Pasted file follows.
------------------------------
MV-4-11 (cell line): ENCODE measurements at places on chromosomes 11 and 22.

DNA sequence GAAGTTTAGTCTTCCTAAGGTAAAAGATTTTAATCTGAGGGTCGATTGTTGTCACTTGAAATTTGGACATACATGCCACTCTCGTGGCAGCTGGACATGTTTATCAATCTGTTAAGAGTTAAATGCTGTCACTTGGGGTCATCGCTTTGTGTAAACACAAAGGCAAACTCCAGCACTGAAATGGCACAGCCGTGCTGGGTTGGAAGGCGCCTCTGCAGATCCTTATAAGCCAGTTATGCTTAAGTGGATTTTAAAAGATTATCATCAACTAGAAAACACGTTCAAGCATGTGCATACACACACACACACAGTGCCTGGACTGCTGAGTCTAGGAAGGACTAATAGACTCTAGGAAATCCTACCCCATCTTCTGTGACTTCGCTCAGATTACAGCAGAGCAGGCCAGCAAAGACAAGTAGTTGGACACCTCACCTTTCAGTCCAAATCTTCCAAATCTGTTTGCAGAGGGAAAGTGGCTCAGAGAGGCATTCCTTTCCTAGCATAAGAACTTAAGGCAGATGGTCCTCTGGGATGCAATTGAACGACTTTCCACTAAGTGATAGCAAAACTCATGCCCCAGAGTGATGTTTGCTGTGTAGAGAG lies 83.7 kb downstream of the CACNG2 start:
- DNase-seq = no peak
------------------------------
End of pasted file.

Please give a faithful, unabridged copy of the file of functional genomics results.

MV-4-11 (cell line): ENCODE measurements at places on chromosomes 11 and 22.

DNA sequence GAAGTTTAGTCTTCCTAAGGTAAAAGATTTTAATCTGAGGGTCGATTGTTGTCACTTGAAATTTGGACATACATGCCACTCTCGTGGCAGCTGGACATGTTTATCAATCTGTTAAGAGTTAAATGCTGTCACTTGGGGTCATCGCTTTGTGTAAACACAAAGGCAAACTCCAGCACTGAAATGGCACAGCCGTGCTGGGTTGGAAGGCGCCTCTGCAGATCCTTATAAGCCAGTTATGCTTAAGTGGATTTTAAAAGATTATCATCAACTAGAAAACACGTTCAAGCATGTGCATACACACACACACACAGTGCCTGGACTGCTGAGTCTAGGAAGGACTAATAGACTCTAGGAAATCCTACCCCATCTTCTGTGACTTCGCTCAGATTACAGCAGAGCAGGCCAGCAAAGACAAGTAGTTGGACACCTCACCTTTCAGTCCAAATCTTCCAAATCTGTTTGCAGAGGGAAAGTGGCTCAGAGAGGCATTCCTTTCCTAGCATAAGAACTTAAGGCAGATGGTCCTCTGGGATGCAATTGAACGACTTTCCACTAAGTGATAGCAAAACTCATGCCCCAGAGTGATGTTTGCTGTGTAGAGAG lies 83.7 kb downstream of the CACNG2 start:
- DNase-seq = no peak